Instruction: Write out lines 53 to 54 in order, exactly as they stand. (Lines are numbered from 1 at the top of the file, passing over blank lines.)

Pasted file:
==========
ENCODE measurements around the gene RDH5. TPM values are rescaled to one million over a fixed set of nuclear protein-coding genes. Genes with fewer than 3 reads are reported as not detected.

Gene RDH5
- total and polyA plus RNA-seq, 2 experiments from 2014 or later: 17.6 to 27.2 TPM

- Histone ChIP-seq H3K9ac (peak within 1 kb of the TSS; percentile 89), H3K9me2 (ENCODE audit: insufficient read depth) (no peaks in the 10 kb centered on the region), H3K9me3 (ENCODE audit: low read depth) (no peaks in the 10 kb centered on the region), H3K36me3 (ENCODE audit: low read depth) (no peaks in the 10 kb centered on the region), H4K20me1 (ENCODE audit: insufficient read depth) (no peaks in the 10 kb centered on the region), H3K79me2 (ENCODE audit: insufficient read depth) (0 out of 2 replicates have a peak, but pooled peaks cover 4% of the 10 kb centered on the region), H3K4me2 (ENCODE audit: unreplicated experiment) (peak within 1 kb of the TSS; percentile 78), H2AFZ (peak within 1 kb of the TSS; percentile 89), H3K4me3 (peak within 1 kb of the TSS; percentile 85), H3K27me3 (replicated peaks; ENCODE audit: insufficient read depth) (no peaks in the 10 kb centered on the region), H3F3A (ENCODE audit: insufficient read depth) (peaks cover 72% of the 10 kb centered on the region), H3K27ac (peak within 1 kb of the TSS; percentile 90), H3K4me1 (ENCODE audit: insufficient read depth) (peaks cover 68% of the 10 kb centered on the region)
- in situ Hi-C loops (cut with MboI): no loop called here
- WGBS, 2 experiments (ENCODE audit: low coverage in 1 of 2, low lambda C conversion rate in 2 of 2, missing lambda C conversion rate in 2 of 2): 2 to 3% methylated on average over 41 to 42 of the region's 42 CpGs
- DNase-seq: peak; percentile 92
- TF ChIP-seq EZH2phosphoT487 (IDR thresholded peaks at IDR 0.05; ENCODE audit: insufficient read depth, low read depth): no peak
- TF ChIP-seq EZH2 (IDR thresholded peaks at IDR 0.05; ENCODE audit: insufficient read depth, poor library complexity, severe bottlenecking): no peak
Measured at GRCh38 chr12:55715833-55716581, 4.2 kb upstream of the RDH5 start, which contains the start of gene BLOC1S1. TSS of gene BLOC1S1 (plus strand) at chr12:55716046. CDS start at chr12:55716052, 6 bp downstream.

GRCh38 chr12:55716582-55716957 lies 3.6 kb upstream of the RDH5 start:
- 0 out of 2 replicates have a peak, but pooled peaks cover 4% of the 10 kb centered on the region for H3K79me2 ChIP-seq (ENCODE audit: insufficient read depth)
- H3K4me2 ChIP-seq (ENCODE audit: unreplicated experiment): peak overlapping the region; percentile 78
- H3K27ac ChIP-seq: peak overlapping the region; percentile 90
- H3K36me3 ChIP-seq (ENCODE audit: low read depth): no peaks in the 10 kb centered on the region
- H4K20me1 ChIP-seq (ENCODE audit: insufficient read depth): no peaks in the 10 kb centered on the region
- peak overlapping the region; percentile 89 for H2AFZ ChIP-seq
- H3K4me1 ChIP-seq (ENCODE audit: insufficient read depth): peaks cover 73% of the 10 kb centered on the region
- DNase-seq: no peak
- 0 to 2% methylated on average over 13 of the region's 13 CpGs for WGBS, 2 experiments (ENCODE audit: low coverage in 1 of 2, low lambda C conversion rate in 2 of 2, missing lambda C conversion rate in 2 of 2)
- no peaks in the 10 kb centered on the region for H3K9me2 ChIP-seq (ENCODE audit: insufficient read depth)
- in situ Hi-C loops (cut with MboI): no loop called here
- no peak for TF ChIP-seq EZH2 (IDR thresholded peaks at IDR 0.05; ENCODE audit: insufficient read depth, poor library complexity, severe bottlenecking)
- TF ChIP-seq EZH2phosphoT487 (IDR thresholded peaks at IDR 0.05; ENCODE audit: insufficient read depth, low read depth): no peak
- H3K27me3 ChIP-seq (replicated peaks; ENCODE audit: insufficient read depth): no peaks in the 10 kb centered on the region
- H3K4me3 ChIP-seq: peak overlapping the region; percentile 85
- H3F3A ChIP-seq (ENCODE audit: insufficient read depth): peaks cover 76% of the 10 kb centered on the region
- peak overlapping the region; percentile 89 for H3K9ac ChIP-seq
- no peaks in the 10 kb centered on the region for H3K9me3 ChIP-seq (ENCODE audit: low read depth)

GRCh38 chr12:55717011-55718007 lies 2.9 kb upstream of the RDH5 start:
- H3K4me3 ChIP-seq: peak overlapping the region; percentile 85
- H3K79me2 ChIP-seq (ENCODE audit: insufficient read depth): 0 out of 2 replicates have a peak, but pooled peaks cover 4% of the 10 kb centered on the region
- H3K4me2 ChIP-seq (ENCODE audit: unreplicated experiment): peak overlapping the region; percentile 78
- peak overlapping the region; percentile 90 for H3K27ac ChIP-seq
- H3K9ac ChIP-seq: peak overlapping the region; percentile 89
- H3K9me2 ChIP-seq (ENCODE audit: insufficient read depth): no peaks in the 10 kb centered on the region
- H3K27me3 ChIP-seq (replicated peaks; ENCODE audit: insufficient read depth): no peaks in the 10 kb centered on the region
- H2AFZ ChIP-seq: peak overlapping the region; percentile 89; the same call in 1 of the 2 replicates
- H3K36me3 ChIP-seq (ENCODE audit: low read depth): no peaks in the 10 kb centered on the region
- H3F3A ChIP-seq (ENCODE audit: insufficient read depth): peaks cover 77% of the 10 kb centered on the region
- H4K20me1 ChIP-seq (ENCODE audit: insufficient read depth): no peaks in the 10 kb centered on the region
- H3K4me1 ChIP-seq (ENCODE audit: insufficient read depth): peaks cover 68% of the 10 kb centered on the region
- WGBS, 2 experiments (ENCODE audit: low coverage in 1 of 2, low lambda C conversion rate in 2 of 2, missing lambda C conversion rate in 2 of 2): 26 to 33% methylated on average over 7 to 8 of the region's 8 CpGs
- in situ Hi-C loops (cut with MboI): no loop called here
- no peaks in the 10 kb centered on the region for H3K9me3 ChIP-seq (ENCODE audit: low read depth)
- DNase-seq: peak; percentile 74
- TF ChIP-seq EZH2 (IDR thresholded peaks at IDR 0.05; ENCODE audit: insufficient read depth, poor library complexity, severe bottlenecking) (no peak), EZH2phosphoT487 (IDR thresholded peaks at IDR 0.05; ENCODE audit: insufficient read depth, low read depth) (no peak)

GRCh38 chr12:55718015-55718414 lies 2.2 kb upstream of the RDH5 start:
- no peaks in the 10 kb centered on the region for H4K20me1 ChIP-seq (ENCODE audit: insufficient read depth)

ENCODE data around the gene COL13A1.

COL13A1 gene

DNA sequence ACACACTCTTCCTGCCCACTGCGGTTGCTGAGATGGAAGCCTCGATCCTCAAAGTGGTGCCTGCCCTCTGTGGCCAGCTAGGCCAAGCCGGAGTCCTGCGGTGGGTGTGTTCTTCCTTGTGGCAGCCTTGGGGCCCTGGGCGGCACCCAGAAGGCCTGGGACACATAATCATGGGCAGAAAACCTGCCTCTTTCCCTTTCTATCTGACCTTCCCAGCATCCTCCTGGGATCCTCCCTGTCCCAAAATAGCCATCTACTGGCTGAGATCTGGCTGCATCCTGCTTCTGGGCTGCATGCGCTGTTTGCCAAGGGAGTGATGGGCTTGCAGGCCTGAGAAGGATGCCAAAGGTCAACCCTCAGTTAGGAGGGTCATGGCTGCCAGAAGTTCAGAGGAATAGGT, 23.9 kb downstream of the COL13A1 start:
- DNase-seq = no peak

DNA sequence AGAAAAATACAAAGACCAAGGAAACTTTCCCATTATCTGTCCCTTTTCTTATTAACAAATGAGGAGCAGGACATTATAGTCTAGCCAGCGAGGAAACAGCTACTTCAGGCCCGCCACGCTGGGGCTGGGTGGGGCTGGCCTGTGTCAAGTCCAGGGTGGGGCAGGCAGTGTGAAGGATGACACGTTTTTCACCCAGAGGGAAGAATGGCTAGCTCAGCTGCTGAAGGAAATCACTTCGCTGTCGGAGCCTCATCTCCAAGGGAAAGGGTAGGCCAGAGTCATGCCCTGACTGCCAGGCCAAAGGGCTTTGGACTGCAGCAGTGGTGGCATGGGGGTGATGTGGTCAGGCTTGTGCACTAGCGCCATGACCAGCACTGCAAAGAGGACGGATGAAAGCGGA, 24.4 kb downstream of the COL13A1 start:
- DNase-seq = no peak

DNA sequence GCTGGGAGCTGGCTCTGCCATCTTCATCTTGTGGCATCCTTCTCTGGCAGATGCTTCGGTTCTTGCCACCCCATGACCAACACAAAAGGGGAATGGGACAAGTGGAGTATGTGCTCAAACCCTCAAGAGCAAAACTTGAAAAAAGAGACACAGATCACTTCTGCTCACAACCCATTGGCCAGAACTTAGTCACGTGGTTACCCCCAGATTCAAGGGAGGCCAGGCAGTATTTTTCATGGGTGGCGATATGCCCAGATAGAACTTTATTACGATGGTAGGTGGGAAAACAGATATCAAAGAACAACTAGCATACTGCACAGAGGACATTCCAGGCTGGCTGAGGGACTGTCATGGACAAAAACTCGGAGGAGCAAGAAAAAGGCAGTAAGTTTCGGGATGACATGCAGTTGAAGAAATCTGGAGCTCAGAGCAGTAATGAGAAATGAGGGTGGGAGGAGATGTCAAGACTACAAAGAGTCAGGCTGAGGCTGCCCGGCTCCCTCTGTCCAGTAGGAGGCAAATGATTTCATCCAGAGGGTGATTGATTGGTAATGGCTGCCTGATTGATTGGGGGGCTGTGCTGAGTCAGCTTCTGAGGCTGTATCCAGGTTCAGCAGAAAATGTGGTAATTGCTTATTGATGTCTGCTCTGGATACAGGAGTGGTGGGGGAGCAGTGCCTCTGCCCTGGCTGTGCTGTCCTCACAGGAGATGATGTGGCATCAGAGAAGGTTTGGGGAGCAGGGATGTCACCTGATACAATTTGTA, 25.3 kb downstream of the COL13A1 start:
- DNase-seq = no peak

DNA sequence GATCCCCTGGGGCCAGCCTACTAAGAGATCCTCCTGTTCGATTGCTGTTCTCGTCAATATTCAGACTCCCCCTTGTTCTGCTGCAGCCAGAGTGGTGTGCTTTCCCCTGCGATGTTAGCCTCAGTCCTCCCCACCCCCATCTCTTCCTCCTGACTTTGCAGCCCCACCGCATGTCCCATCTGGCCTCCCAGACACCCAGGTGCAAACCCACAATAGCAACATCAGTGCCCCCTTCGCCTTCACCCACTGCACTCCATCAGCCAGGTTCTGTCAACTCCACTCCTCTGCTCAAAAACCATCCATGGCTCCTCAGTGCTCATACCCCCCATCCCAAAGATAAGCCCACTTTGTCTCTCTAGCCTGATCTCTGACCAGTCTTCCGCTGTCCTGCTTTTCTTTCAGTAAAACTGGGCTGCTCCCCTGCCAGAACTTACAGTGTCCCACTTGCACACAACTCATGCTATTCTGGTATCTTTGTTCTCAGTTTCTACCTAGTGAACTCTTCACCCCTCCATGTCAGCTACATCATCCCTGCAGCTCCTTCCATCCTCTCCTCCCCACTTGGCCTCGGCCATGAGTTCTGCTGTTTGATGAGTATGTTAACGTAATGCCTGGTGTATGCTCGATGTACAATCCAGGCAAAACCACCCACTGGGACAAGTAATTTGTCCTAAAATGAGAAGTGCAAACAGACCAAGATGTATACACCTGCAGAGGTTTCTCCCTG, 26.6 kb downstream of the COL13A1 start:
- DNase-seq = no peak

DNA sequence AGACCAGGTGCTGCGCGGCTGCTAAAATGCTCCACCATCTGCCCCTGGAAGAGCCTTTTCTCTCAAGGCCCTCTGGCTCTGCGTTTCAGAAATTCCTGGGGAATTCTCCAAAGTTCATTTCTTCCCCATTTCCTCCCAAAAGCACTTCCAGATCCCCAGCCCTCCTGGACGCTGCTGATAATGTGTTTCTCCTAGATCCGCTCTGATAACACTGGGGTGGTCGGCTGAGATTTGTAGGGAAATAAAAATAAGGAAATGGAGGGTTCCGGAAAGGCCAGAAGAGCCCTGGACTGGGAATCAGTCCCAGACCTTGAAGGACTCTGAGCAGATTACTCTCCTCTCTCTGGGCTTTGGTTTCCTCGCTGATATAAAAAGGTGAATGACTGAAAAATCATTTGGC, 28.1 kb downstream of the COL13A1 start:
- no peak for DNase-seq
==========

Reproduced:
- DNase-seq = no peak

DNA sequence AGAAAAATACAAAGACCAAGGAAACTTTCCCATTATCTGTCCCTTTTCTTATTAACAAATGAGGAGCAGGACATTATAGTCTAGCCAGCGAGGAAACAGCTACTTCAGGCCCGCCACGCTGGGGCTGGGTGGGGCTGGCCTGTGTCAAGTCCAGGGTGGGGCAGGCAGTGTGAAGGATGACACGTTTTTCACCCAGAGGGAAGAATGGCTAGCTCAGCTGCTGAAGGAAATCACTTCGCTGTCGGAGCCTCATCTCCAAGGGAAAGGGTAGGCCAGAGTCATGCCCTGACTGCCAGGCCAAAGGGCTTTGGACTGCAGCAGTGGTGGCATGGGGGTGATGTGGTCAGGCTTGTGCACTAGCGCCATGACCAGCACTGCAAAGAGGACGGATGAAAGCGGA, 24.4 kb downstream of the COL13A1 start: